We're aboard a fine vessel called the Ghost, the official media yacht
of the Audi Race Week on Hamilton Island, and we're going nowhere. Some 500 meters
off the starboard bow, two unexpected guests have us in their sights and are steadily
powering their way towards the boat. So unexpected are they in fact that the race
itself fades into the background momentarily.
Our guests are a mother humpback whale and her calf, which go from leisurely drifting
in whatever patch of water they please to carving a path for themselves right next
to the race course. The race in question is the largest offshore yachting regatta
in Australia and involves many different classes of yachts. As of 2010, the organizers
have not created a division for whales so they are a bit of a diversion for the
moment. There are also reports of a pair of albino dolphins somewhere in the mix
but we don't see them, unfortunately.
Back aboard the Ghost, we are awaiting the start of proceedings. Given
that tomorrow is lay day, today is traditionally reserved for the Club Marine Classic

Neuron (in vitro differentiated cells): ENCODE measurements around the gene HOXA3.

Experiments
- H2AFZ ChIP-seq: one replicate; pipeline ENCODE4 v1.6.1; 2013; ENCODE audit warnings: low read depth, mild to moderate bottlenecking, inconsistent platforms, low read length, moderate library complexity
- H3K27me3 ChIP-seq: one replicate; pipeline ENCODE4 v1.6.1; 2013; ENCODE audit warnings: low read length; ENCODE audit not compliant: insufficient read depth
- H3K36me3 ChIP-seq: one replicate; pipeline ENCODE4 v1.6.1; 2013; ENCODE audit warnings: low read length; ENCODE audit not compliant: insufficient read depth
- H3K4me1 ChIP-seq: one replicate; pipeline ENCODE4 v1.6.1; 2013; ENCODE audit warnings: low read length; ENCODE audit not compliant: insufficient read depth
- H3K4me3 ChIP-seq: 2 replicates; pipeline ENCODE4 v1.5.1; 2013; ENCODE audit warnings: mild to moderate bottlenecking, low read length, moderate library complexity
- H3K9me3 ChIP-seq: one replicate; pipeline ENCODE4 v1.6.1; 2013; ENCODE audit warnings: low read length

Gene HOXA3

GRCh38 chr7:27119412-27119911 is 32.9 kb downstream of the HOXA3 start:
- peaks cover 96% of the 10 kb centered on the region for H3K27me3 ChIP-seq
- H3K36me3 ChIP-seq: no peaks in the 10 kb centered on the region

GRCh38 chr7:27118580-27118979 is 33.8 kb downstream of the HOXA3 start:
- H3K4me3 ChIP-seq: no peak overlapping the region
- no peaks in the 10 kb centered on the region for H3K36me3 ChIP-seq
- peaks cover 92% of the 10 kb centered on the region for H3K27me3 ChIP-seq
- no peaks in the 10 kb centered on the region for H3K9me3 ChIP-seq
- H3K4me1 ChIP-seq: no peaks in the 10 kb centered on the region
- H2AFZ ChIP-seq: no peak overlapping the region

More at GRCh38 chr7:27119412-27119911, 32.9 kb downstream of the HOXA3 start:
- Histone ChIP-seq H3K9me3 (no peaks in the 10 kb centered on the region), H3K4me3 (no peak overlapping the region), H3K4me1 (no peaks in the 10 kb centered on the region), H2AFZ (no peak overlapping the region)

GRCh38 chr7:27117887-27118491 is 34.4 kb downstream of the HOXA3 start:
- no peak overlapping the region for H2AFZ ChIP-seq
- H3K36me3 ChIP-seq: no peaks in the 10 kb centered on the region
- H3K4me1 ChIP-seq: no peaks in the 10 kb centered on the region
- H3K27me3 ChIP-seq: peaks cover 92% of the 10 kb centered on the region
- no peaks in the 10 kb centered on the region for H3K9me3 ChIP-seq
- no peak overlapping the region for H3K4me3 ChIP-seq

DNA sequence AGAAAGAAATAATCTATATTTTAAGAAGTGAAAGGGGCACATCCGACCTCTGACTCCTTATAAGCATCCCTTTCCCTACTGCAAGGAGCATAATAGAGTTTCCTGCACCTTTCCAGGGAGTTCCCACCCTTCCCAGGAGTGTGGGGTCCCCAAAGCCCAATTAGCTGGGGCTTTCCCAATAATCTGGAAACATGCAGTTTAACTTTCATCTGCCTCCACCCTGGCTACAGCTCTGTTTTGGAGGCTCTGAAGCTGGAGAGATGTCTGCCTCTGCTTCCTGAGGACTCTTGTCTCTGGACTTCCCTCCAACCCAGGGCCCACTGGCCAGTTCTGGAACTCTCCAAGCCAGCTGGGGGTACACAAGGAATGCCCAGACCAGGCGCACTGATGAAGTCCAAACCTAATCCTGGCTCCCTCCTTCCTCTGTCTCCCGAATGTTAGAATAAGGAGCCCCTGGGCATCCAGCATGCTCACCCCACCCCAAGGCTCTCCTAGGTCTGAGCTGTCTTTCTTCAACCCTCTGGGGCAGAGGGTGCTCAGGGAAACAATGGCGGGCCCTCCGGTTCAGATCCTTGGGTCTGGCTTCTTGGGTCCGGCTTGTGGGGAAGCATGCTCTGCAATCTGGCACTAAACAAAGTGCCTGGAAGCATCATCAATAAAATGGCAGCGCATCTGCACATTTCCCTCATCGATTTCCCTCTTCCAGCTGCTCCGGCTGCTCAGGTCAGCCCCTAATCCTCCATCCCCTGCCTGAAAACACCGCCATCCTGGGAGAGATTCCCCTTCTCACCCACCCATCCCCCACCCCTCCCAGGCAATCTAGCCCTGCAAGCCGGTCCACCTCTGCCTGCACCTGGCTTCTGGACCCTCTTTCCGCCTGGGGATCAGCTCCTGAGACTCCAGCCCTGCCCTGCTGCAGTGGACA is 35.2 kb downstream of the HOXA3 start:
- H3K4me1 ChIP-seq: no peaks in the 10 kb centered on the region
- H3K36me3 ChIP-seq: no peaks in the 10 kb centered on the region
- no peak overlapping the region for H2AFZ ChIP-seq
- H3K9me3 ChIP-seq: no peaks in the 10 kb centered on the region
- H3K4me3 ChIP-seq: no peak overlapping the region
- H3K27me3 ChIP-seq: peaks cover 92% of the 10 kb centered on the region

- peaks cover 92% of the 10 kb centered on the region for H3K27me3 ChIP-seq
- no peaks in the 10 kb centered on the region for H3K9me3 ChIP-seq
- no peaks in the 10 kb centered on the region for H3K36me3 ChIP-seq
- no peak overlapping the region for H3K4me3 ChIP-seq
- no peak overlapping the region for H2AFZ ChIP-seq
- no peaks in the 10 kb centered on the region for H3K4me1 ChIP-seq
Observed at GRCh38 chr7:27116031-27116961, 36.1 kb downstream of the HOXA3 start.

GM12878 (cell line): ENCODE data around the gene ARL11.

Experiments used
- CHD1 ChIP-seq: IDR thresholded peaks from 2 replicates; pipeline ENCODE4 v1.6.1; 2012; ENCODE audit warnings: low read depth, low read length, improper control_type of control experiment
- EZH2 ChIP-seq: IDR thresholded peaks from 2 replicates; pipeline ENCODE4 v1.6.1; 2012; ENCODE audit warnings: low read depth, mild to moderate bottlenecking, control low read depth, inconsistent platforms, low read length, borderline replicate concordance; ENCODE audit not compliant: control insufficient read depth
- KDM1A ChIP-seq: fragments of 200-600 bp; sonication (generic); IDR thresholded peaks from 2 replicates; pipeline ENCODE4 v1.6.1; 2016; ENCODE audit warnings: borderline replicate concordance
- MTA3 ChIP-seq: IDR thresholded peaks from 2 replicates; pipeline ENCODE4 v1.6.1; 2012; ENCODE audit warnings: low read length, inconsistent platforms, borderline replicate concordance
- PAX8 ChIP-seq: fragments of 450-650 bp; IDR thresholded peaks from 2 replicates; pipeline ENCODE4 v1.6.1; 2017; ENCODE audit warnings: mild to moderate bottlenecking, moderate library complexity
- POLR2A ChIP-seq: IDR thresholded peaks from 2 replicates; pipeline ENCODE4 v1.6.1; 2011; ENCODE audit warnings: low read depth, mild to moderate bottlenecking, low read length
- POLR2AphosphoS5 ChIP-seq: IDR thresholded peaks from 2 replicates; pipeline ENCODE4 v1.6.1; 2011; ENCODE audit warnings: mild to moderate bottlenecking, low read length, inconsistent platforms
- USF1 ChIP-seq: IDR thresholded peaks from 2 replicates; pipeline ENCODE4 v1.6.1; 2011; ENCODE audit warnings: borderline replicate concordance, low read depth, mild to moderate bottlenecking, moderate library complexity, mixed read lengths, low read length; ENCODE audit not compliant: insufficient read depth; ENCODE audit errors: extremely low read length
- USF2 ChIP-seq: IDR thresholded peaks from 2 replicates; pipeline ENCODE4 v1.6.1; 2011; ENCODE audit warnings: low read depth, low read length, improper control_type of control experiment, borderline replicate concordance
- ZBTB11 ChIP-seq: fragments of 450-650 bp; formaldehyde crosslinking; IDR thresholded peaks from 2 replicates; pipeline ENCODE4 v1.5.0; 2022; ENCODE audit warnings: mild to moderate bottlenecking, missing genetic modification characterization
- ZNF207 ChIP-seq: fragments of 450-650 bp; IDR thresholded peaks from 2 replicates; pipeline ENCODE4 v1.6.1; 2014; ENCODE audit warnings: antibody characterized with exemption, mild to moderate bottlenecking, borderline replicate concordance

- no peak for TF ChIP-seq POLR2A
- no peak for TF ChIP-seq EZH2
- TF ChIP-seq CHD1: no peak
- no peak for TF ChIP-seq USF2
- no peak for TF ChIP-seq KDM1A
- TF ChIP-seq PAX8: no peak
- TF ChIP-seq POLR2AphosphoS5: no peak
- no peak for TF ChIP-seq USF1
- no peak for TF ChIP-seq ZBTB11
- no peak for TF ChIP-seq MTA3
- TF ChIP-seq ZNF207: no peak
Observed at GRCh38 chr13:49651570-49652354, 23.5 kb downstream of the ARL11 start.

Long Race, with IRC Classes, the Coppersmith Rock Race, Performance Passage and
Around Islands all mixing it up. It's a very pleasant day, from a landlubber's perspective,
but we are told that the changing weather is holding up the start. The Long Race
has already been replaced by a shorter race, thanks to the peachy weather, and nature's
irascible fickleness is working towards changing the day yet again.
All around us are yachts of all persuasions, from behemoths such as Lang Walker's Kokomo and
Bob Oatley's Wild Oats XI to nimble players such as Manly Too.
The organizers put the number here at 200, with everyone out on the water in advance
of the lay day. We are told that somewhere in our midst is the recently famous Jessica
Watson, teen-solo-sailing-around-the-world sensation, and Australian sailing icon,
Iain Murray (at the helm of Wild Oats X) representing the other end of
the experience spectrum.
The race presses on, with yacht after yacht careening here to fro as they struggle
to come together as a group behind the mandated start line. Wind changes and delays
alike are playing havoc with everyone's concentration and the line breaks down a
couple of times. Once the boats get going though, they move with a speed that belies
their elegant profiles. On the day, Lahana is the big winner, at least
amongst the IRC Grand Prix contenders but the champion of the overall regatta, now
in its 27th year, is a mischievous boat called Loki.